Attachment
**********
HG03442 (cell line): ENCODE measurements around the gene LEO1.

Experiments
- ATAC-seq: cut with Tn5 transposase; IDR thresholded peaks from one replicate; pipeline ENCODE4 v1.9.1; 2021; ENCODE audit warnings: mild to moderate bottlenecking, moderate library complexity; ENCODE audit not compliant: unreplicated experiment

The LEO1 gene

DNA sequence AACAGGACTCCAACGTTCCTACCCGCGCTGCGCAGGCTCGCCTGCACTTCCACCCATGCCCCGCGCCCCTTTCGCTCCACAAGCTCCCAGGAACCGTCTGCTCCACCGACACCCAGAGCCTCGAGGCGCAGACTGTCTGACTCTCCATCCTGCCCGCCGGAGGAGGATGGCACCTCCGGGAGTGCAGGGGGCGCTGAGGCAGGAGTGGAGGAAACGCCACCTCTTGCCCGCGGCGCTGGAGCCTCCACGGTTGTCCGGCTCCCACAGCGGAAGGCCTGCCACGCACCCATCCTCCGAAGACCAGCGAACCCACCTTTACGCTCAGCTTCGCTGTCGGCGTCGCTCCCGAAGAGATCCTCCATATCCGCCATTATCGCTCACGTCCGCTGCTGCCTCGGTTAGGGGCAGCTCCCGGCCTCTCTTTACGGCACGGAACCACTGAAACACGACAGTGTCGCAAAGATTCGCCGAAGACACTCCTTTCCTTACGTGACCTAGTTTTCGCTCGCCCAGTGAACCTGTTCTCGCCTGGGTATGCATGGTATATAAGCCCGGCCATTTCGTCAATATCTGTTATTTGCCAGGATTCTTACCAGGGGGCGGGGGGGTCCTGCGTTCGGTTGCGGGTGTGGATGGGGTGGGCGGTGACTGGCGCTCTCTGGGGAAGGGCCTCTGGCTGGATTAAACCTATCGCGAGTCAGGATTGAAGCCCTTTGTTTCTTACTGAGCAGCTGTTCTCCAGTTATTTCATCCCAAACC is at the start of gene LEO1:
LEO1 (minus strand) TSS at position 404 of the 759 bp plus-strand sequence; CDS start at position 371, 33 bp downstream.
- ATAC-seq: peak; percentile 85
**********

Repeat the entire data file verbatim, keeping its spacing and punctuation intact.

HG03442 (cell line): ENCODE measurements around the gene LEO1.

Experiments
- ATAC-seq: cut with Tn5 transposase; IDR thresholded peaks from one replicate; pipeline ENCODE4 v1.9.1; 2021; ENCODE audit warnings: mild to moderate bottlenecking, moderate library complexity; ENCODE audit not compliant: unreplicated experiment

The LEO1 gene

DNA sequence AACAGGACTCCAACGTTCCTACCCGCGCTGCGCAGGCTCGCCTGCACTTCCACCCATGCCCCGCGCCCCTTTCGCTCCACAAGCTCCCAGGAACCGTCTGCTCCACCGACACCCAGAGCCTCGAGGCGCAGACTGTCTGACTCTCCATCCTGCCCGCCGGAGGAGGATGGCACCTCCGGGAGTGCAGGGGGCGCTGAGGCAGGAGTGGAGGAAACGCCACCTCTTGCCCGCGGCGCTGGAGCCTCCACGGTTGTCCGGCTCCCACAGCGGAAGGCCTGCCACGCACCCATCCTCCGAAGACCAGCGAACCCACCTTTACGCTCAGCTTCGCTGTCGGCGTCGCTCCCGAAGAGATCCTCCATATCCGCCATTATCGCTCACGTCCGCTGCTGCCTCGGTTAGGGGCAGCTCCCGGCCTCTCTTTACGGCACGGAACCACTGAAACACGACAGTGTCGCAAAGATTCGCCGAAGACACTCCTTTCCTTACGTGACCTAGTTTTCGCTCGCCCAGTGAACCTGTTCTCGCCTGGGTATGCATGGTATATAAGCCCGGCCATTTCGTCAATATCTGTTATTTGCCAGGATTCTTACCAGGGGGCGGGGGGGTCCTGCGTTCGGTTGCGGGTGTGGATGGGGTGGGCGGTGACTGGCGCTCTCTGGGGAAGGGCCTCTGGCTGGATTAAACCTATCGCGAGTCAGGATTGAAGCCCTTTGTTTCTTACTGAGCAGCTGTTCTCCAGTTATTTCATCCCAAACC is at the start of gene LEO1:
LEO1 (minus strand) TSS at position 404 of the 759 bp plus-strand sequence; CDS start at position 371, 33 bp downstream.
- ATAC-seq: peak; percentile 85